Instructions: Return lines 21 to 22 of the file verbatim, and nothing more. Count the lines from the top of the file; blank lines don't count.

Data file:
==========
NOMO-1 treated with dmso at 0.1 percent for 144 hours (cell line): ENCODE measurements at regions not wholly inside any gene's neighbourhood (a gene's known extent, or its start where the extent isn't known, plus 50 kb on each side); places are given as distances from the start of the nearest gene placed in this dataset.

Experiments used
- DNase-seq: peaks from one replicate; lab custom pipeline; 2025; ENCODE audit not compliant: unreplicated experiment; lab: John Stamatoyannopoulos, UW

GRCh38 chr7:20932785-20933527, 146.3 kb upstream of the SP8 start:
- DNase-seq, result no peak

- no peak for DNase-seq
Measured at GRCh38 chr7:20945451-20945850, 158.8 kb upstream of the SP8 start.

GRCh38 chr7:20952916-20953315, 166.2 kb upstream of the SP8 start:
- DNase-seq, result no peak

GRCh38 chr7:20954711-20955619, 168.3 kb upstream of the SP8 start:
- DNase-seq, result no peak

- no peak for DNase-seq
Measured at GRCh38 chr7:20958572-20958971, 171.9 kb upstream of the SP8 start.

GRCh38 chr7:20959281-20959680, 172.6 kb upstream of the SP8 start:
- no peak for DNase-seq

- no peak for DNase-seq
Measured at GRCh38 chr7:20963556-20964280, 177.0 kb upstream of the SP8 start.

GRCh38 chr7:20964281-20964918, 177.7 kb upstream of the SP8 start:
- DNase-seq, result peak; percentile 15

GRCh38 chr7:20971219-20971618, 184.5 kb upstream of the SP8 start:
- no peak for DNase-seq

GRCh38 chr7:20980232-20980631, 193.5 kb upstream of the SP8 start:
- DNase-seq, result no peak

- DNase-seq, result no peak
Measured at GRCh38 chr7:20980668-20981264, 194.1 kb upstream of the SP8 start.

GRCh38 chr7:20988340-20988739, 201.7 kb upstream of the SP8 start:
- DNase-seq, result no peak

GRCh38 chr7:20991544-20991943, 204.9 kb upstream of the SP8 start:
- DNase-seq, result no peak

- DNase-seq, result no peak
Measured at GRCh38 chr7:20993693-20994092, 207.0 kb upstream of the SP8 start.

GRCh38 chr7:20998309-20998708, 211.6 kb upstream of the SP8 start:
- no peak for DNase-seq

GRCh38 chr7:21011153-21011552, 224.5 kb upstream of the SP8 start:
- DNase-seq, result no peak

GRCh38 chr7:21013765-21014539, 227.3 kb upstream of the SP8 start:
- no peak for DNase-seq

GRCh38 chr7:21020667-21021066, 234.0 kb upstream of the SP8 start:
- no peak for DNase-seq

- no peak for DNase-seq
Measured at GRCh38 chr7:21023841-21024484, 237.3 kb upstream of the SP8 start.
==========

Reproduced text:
- no peak for DNase-seq

GRCh38 chr7:20980232-20980631, 193.5 kb upstream of the SP8 start: